# For standard libraries (Ubuntu/Debian)
sudo apt-get install docker-compose

# For system-installed Python2 or Python3 (requires sudo)
sudo apt-get install -y python-dev python3-dev
sudo -H pip install docker-compose

# For Anaconda/miniconda (Python2 or Python3)
conda install docker-compose


Presently, the main PAVICS repo is closed to the public while it is under heavy development

After installing docker-compose, clone the PAVICS repository and navigate to the docker build recipe within PAVICS:

# Cloning the PAVICS repository
git clone
cd pavics-sdi/birdhouse
# Open the docker-compose.yml using a text editor
nano docker-compose.yml


The docker-compose.yml contains many of the setup configurations needed to successfully launch Birdhouse. Be sure to read the Birdhouse service configuration and the Load balancing suggestions before continuing the installation.

After modifying the necessary variables in the docker-compose.yml file, simply run the following command, taking care to select an appropriate host name:

HOSTNAME='<public-ip>' bash -c 'docker-compose up -d'

This installation will run on a single server instance, but there are instructions for Load balancing.

Updating containers to the latest version

To synchronize a deployment with the latest container available on dockerhub:

# Set working directory where the docker-compose.yml is located. Usually :
cd ~/PAVICS/birdhouse

# Docker requires root privileges
sudo su

# Pull the latest containers (container_name is optional but can limit the operation to only one container rather than applying to all containers)
HOSTNAME='<public-ip>' bash -c 'docker-compose pull [container_name]'

# Stopping containers
HOSTNAME='<public-ip>' bash -c 'docker-compose stop [container_name]'

# Start again containers (-d is for detached, avoid it to get all output to the command line)
HOSTNAME='<public-ip>' bash -c 'docker-compose up -d [container_name]'


container_name is the name chosen in the docker-compose.yml, not the name of the docker image.

Resetting Bird services

If a Bird Service becomes unusable, the docker containers can easily be reset to default settings:

# Docker requires root privileges
sudo su

# Stopping and removing containers (this will flush their states)
HOSTNAME='<public-ip>' bash -c 'docker-compose down'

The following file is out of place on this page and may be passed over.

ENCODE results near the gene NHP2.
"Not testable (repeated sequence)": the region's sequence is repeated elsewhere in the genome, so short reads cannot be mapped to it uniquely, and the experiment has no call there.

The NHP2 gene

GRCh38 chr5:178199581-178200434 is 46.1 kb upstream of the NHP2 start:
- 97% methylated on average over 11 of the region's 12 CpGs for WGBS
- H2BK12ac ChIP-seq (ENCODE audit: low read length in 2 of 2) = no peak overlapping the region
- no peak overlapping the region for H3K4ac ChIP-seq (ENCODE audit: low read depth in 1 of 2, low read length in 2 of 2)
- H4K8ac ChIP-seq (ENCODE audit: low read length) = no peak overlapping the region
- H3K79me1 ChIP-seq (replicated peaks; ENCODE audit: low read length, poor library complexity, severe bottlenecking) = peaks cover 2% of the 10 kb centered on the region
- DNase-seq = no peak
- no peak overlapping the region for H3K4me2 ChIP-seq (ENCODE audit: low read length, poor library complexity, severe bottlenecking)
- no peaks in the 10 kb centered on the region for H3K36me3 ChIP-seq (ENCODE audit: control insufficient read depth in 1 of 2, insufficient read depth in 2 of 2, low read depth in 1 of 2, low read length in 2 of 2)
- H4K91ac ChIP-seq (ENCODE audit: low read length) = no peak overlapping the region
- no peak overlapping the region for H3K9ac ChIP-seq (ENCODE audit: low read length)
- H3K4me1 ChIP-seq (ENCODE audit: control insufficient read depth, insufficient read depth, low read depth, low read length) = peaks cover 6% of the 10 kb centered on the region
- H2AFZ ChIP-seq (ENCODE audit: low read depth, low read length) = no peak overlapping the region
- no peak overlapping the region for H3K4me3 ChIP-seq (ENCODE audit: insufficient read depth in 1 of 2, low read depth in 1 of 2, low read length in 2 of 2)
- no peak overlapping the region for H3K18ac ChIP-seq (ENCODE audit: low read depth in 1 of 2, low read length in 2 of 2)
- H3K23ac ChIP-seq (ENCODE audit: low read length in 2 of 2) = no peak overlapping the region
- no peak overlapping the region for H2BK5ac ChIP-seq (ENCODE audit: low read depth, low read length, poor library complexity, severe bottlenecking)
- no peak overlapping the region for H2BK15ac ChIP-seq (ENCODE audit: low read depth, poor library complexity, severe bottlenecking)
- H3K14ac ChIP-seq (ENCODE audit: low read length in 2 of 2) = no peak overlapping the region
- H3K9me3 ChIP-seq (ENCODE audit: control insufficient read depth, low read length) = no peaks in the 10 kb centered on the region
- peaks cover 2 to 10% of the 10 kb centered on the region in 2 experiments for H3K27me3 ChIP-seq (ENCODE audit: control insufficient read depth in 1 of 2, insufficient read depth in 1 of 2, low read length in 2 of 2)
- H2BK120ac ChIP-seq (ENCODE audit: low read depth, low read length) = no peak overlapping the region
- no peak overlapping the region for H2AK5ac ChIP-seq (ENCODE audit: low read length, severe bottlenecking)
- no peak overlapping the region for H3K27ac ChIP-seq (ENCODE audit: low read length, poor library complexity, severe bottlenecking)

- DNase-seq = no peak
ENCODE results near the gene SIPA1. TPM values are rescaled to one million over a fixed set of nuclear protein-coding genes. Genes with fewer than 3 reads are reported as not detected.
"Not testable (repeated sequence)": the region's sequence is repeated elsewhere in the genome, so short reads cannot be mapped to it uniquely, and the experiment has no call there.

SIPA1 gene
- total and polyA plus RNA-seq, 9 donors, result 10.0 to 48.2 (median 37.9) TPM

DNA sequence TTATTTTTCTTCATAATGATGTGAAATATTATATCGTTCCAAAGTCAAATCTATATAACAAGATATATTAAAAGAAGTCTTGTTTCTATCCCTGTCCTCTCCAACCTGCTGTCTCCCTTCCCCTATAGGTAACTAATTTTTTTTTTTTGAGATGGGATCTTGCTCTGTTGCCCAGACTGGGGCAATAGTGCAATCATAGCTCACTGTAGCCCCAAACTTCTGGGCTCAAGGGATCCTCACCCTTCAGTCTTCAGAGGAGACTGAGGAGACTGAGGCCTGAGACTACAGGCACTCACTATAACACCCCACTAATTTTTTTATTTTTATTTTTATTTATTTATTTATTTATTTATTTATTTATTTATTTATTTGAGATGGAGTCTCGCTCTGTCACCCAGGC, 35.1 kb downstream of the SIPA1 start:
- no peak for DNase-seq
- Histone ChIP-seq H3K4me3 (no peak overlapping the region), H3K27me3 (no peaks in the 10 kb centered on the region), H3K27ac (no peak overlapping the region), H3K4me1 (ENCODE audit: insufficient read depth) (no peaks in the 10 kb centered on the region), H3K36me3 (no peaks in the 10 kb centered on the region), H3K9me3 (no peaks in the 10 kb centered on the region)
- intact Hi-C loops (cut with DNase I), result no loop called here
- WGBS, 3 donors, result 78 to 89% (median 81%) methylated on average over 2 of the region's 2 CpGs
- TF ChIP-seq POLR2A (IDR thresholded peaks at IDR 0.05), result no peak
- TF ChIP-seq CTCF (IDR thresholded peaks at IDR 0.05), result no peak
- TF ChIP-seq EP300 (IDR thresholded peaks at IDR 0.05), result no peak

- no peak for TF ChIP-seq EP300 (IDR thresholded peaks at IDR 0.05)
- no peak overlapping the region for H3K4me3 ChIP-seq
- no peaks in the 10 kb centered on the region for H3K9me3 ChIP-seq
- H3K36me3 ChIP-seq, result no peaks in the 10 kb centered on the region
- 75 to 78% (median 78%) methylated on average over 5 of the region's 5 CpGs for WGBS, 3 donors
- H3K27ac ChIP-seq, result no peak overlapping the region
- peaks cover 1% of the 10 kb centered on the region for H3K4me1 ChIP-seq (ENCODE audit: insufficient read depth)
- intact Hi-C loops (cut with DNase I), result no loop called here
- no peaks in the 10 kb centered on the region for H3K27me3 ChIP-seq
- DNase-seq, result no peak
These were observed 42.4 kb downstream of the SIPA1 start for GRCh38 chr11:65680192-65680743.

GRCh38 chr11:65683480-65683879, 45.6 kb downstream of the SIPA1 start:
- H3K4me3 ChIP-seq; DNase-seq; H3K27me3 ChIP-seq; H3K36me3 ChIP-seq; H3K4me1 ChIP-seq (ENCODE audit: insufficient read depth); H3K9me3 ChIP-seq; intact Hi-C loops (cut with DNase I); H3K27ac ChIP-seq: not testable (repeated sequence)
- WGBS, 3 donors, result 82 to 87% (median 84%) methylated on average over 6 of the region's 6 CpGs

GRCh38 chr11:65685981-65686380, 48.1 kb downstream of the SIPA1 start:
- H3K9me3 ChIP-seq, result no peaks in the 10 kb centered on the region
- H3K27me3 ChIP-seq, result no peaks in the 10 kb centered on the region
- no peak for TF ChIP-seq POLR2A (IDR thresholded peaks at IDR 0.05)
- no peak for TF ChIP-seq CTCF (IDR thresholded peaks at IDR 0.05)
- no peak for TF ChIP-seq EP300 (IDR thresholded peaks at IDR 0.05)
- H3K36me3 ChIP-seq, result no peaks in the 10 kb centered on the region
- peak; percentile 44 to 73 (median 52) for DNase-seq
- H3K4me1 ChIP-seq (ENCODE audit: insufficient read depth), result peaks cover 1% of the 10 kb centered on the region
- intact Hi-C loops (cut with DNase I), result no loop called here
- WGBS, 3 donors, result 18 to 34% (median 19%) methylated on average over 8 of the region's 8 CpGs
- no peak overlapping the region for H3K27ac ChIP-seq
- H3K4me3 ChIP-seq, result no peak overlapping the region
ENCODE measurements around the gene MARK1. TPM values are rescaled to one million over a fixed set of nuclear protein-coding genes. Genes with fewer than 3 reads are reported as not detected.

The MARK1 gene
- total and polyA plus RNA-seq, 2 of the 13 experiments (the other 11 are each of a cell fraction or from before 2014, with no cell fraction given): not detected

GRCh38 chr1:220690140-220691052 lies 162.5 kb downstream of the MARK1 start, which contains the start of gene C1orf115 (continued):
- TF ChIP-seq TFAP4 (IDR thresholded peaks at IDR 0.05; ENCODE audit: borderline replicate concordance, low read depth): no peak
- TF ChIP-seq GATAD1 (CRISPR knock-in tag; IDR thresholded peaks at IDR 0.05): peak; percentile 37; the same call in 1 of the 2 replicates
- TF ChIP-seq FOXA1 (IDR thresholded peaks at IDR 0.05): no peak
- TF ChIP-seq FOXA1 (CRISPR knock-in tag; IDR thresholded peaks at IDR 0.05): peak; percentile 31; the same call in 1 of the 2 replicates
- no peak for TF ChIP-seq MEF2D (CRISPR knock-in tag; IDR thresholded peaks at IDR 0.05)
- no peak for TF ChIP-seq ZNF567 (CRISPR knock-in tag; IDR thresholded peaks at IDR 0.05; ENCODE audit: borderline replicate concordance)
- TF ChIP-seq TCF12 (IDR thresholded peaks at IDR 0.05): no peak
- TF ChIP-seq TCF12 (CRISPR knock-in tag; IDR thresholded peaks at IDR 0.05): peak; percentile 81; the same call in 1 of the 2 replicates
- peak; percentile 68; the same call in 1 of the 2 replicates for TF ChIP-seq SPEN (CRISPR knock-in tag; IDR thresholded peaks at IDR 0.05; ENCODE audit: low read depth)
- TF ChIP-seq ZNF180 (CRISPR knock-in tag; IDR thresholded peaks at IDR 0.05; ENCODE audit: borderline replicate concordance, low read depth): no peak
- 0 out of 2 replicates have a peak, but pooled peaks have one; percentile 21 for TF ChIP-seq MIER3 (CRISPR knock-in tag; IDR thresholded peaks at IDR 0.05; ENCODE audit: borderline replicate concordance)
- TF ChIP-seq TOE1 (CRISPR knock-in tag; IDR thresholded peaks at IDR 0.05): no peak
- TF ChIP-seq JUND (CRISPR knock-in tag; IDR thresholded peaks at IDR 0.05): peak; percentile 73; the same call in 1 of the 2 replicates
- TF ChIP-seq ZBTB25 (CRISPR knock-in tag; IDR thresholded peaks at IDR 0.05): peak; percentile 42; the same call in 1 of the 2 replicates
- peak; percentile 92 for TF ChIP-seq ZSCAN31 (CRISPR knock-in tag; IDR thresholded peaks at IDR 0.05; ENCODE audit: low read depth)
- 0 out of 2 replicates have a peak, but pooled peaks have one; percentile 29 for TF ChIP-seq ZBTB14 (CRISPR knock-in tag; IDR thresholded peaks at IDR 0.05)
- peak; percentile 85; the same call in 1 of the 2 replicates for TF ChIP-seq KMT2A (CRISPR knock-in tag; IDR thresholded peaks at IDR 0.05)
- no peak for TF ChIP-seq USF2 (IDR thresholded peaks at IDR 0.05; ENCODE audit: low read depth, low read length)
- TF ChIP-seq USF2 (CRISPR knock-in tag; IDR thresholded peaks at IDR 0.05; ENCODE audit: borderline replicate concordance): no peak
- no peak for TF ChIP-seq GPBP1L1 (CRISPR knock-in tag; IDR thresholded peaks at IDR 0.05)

# Start again containers (-d is for detached, avoid it to get all output to the command line)
HOSTNAME='<public-ip>' bash -c 'docker-compose up -d'


Some manual tasks are required after resetting the birdhouse environment : See the manual steps under the Phoenix configuration

Restarting Bird services

If the dockers containers need to be stopped (including the docker service, if required) these steps will preserve the docker state and all configurations set via Bird Service web portals:

# Docker requires root privileges
sudo su

# Stopping running containers
HOSTNAME='<public-ip>' bash -c 'docker-compose stop'

# Stopping the docker service
service docker stop

Restarting Bird Services (required after restarting the host vm):

# Docker requires root privileges
sudo su

# Starting the docker service
service docker start

# Starting the birdhouse containers
HOSTNAME='<public-ip>' bash -c 'docker-compose start'

Port specification

The docker-compose.yml config file exposes ports for each docker container (left part is the public one, right part the container internal one). We try to respect the following convention:

8xxx : port usually responding for the service (The HTTP port)
28xxx: https port
38xxx: the output port (To be documented)
48xxx: the supervisor port of the container

Container xxx value:

Phoenix : 443 (With 8081 as http and 8443 as https)
Malleefowl : 091
Flyingpigeon : 093
Emu : 094
Solr : 983 (No https or output ports)
ncWMS2 : 080 (No https or output ports)
thredds : 083 (No https or output ports)
pavics-catalog : 086 (No https or output ports)
geoserver : 087 (No https or output ports)

The exception is the Pavics-frontend, which has port 3000.

To find which shell process uses a given port, use:

netstat -nlp | grep :<port #>


Update the installation and config with security changes